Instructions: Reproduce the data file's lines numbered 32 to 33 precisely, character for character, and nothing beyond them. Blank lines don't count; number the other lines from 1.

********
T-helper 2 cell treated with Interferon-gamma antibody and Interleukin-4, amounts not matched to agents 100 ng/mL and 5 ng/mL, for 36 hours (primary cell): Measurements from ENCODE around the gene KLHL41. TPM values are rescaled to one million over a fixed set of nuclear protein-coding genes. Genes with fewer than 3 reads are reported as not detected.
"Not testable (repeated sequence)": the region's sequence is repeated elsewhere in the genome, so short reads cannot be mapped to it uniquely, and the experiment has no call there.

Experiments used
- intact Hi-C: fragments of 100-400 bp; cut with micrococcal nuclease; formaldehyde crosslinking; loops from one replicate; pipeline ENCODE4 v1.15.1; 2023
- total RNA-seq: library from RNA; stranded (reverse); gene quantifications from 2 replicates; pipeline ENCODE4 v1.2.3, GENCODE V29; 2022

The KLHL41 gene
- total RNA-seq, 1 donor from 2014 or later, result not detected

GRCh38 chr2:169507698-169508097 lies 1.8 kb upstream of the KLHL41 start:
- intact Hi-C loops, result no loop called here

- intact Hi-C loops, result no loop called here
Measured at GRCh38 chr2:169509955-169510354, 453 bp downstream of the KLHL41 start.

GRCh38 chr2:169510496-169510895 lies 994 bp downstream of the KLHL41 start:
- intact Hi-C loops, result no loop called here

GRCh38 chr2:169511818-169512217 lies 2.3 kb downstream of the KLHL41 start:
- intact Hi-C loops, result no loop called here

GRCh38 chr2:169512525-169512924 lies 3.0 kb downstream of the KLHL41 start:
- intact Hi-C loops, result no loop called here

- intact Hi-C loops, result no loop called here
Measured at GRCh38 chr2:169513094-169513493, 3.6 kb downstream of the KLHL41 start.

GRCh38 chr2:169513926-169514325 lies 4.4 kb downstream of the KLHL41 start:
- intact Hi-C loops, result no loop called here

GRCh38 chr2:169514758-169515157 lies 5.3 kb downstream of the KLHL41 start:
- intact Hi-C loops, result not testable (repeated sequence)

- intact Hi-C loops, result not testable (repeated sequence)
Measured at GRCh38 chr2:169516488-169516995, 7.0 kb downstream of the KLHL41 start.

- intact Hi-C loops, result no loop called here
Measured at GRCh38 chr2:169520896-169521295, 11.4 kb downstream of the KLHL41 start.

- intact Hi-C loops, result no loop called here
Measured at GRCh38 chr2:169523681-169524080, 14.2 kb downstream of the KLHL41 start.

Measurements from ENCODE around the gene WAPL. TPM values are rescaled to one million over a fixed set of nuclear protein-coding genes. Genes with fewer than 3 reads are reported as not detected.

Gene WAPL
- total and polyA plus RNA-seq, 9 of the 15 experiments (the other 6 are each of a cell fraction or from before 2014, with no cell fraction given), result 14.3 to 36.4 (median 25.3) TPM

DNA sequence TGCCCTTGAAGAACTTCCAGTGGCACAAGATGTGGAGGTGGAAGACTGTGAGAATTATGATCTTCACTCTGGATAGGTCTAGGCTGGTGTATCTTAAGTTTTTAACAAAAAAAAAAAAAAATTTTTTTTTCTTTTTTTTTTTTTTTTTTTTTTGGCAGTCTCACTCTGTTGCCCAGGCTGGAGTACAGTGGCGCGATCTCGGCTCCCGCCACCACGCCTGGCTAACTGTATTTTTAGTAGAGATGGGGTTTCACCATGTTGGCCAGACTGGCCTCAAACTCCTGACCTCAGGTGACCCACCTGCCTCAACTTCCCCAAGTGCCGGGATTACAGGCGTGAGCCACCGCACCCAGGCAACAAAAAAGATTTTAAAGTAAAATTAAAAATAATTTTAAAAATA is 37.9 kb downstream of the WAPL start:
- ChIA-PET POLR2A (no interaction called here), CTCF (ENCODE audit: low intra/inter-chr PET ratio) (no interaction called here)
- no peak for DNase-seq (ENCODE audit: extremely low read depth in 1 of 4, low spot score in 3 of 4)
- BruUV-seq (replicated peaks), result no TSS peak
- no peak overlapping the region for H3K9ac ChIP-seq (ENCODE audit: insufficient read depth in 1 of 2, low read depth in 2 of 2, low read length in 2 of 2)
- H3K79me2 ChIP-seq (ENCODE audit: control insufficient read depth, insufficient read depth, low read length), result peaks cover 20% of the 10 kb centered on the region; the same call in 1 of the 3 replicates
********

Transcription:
- total and polyA plus RNA-seq, 9 of the 15 experiments (the other 6 are each of a cell fraction or from before 2014, with no cell fraction given), result 14.3 to 36.4 (median 25.3) TPM

DNA sequence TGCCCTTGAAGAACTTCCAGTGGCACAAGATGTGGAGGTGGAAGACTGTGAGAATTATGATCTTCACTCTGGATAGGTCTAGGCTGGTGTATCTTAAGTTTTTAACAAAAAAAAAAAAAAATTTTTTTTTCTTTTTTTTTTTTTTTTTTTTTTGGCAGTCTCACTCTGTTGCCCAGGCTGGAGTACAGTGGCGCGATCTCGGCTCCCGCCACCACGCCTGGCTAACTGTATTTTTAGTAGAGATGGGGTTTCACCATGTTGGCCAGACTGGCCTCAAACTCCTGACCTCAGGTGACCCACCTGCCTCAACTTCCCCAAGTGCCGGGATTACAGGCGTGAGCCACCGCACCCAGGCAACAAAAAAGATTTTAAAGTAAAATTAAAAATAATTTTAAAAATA is 37.9 kb downstream of the WAPL start: